Vacuum Tree Head and Moe Staiano Ensemble at The UPTOWN

Today we look back at the show featuring Vacuum Tree Head and the Moe Staiano Ensemble at The UPTOWN in Oakland. It was also the subject of our most recent episode of CatSynth TV. 

This was the most ambitious Vacuum Tree Head show to date, at least during the time I have been involved in the band.  There were ten musicians involved: Jason Berry conducting, Steve Adams (of ROVA fame) on baritone saxophone, Jason Bellenkes on various woodwinds, Amanda Chaudhary on keyboard, Richard Corny on guitar, Michael de la Cuesta on guitar and synth, Justin Markovits on drums, Joshua Marshall on saxophones, Amy X Neuburg on voice and blippo box, and John Shiurba on bass. 

Vacuum Tree Head.  Photo by Crystal Lee

The band delivered an impressive and truly dynamic performance, going through a diverse mix of styles from our current repertoire.  And that fact that the core of the lineup has stabilized means that the tunes are always getting tighter and more idiomatic, especially our “big” numbers Nubdug and EMS Deluxe – I always have a lot of fun in the latter with a big 1970s style electric-piano solo.  But this set was more than just music – it continued the band’s pattern of adding new spectacle at each show.  This time, we had a juggler, Colin Hogan, and my friend and frequent collaborator Serena Toxicat held up signs for audience participation.  The juggling was a unique moment, with Hogan tossing lighted beanbags and other objects as we played a new version of the tune Marlon Brando

Overall, I had a wonderful time playing, as I’m pretty sure the entire band did.  And we got a great response from the audience at The UPTOWN.  Next, it was time for the Moe Staiano Ensemble to take the stage.

Moe Staiano Ensemble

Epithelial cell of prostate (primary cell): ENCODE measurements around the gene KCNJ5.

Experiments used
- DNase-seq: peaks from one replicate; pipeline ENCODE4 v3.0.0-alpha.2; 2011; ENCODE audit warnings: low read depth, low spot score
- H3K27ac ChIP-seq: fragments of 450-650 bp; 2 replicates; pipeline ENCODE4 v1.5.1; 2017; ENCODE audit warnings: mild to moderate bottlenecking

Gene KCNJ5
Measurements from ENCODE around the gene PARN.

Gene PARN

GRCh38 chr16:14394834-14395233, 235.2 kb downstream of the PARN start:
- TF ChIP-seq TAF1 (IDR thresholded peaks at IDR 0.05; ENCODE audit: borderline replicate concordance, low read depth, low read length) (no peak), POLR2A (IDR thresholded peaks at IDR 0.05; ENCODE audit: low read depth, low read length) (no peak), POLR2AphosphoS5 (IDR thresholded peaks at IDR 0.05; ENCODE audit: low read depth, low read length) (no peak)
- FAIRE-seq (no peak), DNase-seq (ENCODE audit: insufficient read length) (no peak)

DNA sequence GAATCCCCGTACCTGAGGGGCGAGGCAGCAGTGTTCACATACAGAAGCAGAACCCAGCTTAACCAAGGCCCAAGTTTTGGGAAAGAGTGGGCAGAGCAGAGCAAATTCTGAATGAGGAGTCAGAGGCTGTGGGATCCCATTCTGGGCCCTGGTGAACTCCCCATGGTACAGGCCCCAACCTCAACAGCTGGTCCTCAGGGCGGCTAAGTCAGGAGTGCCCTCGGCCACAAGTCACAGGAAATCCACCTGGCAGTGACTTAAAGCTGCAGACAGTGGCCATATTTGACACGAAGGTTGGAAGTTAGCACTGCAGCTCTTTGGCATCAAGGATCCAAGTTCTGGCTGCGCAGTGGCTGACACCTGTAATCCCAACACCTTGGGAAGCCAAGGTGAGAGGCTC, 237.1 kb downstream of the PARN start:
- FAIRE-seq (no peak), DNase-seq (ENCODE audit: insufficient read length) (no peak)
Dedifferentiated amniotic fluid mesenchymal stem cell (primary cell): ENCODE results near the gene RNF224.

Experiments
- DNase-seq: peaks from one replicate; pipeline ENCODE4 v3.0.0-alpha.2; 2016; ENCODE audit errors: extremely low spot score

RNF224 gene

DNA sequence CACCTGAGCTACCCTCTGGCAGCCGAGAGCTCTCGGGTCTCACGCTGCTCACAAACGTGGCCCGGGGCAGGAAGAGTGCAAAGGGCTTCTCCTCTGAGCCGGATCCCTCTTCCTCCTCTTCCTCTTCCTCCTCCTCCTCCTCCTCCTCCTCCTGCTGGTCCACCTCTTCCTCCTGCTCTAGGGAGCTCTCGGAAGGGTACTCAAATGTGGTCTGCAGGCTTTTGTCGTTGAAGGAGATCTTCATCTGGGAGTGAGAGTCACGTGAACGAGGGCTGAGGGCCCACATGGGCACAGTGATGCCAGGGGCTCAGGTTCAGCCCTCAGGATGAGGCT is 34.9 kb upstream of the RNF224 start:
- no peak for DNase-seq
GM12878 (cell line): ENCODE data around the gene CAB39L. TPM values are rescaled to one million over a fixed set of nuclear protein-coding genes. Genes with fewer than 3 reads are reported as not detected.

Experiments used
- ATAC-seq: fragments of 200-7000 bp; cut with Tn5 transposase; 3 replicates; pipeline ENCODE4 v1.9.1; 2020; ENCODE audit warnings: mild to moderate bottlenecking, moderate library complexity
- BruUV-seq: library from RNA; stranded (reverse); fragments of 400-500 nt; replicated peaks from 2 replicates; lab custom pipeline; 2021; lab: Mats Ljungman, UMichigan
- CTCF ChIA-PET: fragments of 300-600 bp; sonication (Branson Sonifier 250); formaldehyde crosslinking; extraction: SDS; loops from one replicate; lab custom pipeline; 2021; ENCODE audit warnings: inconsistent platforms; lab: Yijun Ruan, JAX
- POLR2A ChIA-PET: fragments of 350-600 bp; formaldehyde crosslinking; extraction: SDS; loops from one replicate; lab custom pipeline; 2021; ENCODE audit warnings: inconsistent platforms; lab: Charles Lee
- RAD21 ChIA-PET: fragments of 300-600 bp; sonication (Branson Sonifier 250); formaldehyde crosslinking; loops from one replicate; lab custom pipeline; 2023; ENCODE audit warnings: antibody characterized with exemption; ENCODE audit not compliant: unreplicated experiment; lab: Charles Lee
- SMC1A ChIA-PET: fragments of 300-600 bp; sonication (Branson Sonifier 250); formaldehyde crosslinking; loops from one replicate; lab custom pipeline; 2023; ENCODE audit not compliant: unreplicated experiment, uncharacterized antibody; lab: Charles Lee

This was also an ambitious set, building on Moe’s previous ideas but with an even larger ensemble of guitars:  Jay Korber, William Bohrer, Melne Murphy, Damon Wood, Robin Walsh, Drew Wheeler, Bill Wolter, John Shiurba, Josh Pollock, David James, Marc Zollinger, and Karl Evangelista.  That, my friends, is a lot of guitars!  But they were also joined by Steve Lew on bass and Jeff Lievers on drums.

Moe’s large scale composition followed a classical form of three movements: a loud opening fanfare, a calm and moody second movement, and amore dynamic finale.  It featured many of the idiomatic elements I have come to know and appreciate in his compositions from my time playing in Surplus 1980, including the repetitions coming in and out of phase.  During the first movement, there was a driving eight-note patterns with phasing that created an intense but pointillated wall of sound.  The second movement, which contained slower notes and lots of open space, was exceptionally beautiful, and my favorite part of the performance.  You can hear some of it in our video.

It was a wonderful night of music in Oakland, and I was happy to be a part of it both as a performance and an audience member.  There was a fairly decent turnout, especially for a Tuesday.  It’s not every day you can get this cast of musicians on a stage at once, as both groups did, but I look forward to the next time they do.

David Pate & Steve Cohn / Manul Override / Ornettology at the Make-Out Room

As we busily prepare for the next Vacuum Tree Head show this coming Tuesday, I find myself looking back at my last show with a very different band, Manul Override earlier this month at the Make-Out Room in San Francisco.  It was the subject of a recent CatSynth TV episode.

The evening began with an improvised set featuring saxophonist David Pate with keyboardist Steve Cohn.